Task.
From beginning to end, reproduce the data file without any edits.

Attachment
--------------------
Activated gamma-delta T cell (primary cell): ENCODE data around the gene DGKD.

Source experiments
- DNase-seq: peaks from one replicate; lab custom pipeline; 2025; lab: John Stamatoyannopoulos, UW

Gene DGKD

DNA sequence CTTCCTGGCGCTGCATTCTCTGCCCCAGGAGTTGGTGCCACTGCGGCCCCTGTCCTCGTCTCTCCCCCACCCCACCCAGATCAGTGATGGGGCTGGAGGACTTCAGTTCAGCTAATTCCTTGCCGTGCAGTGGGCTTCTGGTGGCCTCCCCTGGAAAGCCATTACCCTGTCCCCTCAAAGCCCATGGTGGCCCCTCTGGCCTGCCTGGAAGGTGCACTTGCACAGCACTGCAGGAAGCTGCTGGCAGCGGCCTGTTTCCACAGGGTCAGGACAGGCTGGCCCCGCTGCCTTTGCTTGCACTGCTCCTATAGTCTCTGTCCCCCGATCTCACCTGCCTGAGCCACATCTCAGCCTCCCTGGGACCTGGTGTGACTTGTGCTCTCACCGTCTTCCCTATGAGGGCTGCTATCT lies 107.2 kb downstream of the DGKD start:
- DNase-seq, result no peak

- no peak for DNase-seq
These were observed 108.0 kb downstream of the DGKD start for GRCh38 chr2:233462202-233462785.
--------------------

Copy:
Activated gamma-delta T cell (primary cell): ENCODE data around the gene DGKD.

Source experiments
- DNase-seq: peaks from one replicate; lab custom pipeline; 2025; lab: John Stamatoyannopoulos, UW

Gene DGKD

DNA sequence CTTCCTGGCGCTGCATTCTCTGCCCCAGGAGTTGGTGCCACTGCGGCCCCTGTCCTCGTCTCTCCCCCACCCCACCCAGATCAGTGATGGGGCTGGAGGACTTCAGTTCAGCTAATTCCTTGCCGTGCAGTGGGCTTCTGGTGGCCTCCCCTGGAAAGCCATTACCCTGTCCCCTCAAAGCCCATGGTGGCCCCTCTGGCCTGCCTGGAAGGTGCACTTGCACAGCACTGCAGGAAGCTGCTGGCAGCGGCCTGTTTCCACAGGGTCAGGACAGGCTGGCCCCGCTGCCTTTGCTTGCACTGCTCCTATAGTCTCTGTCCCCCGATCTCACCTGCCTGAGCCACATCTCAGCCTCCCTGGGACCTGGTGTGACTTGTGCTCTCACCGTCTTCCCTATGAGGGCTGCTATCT lies 107.2 kb downstream of the DGKD start:
- DNase-seq, result no peak

- no peak for DNase-seq
These were observed 108.0 kb downstream of the DGKD start for GRCh38 chr2:233462202-233462785.